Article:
Proptech firm HomeLight secured $100 million in a Series D equity raise that values the company at $1.6 billion.
The San Francisco-based company, which earlier this year was reported to be edging toward an IPO, also raised $263 million in debt financing, bringing its total funding to-date to about $530 million.
A platform designed to streamline the homebuying process by facilitating contingency-free transactions, HomeLight expects its annual revenue to triple to more than $300 million this year.
Despite the growth, an IPO is not on the immediate horizon, COO Sumant Sridharan said in an interview.
“We’re always evaluating what’s best for the company. That’s a decision that, if and when the timing is right, we’ll make it,” he said. “But it’s not something on the near-term roadmap.”
The Series D was led by early-stage venture fund Zeev Ventures, which led earlier fundraising rounds for HomeLight and recently led a $250 million Series B round for the home buying and selling platform Reali. Group 11, STCAP, Menlo Ventures, and Lydia Jett of SoftBank’s Vision Fund also participated in HomeLight’s Series D.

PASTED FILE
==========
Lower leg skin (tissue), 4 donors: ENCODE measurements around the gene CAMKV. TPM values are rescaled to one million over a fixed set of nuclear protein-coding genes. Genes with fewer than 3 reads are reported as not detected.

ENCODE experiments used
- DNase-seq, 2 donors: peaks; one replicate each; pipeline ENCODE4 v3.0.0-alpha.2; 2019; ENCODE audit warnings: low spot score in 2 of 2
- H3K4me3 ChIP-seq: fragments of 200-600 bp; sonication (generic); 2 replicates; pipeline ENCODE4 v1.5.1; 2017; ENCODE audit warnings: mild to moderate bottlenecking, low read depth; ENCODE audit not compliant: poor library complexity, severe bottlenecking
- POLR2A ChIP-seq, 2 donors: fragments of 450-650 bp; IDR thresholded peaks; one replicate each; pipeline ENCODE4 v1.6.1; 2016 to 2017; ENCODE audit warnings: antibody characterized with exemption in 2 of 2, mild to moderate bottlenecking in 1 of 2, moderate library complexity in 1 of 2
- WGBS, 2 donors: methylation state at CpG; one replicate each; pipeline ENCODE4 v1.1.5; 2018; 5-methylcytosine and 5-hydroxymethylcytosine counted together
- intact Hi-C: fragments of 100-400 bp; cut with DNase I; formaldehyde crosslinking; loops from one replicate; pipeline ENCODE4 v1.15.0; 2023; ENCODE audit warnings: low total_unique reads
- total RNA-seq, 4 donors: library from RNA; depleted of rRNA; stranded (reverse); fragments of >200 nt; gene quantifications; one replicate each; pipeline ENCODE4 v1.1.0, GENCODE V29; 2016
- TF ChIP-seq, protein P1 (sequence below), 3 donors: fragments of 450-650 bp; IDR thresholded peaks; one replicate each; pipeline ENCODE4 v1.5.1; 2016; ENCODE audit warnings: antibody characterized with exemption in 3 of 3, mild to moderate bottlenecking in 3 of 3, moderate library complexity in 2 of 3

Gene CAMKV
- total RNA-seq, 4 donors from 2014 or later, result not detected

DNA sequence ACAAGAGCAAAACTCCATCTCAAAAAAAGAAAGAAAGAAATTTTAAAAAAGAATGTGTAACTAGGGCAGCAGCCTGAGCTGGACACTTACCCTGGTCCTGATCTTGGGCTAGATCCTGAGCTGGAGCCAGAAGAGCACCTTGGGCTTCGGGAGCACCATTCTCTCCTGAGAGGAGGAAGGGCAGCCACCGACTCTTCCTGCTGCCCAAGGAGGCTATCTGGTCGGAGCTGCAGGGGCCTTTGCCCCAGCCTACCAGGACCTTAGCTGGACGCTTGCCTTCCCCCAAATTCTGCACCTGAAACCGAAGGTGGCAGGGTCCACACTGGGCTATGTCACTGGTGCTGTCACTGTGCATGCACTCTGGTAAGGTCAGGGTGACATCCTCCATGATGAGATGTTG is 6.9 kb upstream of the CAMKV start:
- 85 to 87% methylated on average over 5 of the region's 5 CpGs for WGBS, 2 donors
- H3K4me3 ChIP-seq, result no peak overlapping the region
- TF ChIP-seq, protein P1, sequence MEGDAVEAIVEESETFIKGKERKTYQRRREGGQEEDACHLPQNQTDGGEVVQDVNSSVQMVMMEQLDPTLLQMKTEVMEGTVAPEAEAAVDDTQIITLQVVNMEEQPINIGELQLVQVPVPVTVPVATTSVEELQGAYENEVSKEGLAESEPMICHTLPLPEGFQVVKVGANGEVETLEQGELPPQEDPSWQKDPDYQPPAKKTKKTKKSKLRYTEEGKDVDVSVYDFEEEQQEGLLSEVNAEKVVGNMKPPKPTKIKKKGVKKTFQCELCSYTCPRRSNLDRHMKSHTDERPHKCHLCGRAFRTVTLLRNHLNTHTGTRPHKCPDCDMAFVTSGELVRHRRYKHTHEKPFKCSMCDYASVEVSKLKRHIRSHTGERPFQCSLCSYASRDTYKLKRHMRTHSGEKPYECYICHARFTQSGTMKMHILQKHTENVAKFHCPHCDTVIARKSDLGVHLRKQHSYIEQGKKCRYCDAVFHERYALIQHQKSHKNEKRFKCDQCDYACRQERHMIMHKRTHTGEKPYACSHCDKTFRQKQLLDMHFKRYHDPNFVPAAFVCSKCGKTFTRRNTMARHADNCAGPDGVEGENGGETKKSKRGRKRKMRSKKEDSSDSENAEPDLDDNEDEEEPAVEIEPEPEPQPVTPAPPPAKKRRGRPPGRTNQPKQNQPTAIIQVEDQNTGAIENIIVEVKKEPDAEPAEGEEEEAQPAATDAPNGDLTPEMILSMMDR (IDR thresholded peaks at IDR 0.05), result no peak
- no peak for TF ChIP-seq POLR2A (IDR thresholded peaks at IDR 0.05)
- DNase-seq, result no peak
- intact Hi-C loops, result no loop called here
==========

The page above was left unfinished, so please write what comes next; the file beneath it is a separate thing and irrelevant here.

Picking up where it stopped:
Founded in 2012 with initial investment from Google Ventures and Group 11, HomeLight is one of a few startups looking to level the playing field in hot housing markets by providing more homebuyers with the ability to make cash offers. The company started as an online lead generation service, matching buyers and sellers with real estate agents, before branching out into mortgage lending and instant buying.
“The last 10 years of real estate technology have been focused around listing aggregation,” Sridharan said. “We think the next 10 years are going to be about fundamentally changing the mechanics of the real estate transaction.”
The company raised $109 million in its previous funding round, in 2019. With its latest round, Homelight plans to scale its financial products, HomeLight Trade-In and HomeLight Cash Offer, add to its headcount and open up new domestic and international offices.
The company is working to establish a regional hub in Tampa and build out a “fairly significant presence” in Dallas, Sridharan said.